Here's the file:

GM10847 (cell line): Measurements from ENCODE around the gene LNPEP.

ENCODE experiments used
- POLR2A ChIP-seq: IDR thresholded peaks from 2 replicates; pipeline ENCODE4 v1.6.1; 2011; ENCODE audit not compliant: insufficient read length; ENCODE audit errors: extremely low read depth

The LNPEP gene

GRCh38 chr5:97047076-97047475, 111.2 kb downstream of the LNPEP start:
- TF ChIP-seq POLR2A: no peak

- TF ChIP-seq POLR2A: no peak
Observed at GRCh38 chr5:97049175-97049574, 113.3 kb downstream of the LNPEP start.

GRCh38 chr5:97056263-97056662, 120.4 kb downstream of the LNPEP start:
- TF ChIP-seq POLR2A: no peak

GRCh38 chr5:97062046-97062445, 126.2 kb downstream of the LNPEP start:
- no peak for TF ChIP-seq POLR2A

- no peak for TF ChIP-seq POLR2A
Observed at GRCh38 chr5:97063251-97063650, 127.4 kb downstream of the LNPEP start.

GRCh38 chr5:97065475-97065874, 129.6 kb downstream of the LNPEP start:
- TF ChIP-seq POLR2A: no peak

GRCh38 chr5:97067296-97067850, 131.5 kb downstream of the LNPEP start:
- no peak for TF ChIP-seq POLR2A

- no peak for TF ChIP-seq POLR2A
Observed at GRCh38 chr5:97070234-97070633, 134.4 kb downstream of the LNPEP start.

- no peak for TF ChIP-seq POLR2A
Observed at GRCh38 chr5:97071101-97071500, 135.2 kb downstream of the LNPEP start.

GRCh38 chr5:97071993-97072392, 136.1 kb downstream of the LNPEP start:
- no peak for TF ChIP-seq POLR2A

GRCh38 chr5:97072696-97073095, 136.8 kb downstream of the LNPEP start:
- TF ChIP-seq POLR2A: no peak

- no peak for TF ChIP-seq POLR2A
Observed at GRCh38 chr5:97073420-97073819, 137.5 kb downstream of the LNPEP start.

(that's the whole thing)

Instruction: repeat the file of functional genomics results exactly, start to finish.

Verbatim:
GM10847 (cell line): Measurements from ENCODE around the gene LNPEP.

ENCODE experiments used
- POLR2A ChIP-seq: IDR thresholded peaks from 2 replicates; pipeline ENCODE4 v1.6.1; 2011; ENCODE audit not compliant: insufficient read length; ENCODE audit errors: extremely low read depth

The LNPEP gene

GRCh38 chr5:97047076-97047475, 111.2 kb downstream of the LNPEP start:
- TF ChIP-seq POLR2A: no peak

- TF ChIP-seq POLR2A: no peak
Observed at GRCh38 chr5:97049175-97049574, 113.3 kb downstream of the LNPEP start.

GRCh38 chr5:97056263-97056662, 120.4 kb downstream of the LNPEP start:
- TF ChIP-seq POLR2A: no peak

GRCh38 chr5:97062046-97062445, 126.2 kb downstream of the LNPEP start:
- no peak for TF ChIP-seq POLR2A

- no peak for TF ChIP-seq POLR2A
Observed at GRCh38 chr5:97063251-97063650, 127.4 kb downstream of the LNPEP start.

GRCh38 chr5:97065475-97065874, 129.6 kb downstream of the LNPEP start:
- TF ChIP-seq POLR2A: no peak

GRCh38 chr5:97067296-97067850, 131.5 kb downstream of the LNPEP start:
- no peak for TF ChIP-seq POLR2A

- no peak for TF ChIP-seq POLR2A
Observed at GRCh38 chr5:97070234-97070633, 134.4 kb downstream of the LNPEP start.

- no peak for TF ChIP-seq POLR2A
Observed at GRCh38 chr5:97071101-97071500, 135.2 kb downstream of the LNPEP start.

GRCh38 chr5:97071993-97072392, 136.1 kb downstream of the LNPEP start:
- no peak for TF ChIP-seq POLR2A

GRCh38 chr5:97072696-97073095, 136.8 kb downstream of the LNPEP start:
- TF ChIP-seq POLR2A: no peak

- no peak for TF ChIP-seq POLR2A
Observed at GRCh38 chr5:97073420-97073819, 137.5 kb downstream of the LNPEP start.